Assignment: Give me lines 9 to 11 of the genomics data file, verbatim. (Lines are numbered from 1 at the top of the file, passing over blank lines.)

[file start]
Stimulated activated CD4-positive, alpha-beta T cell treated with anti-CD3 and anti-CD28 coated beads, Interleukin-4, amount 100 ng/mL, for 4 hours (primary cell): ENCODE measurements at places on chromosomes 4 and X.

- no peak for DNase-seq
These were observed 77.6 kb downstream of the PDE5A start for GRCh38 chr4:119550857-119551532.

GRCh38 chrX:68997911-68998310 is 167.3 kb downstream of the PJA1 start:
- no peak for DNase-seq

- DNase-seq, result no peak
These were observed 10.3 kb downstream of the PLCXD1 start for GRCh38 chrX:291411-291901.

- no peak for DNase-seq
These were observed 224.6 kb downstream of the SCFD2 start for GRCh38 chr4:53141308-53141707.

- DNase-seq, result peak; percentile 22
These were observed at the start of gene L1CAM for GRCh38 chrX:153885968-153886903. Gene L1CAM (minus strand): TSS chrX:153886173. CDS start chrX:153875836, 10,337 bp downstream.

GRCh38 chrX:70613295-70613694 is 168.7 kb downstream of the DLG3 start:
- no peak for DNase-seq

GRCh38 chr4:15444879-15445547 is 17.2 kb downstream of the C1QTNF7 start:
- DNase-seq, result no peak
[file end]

These were observed 224.6 kb downstream of the SCFD2 start for GRCh38 chr4:53141308-53141707.

- DNase-seq, result peak; percentile 22
These were observed at the start of gene L1CAM for GRCh38 chrX:153885968-153886903. Gene L1CAM (minus strand): TSS chrX:153886173. CDS start chrX:153875836, 10,337 bp downstream.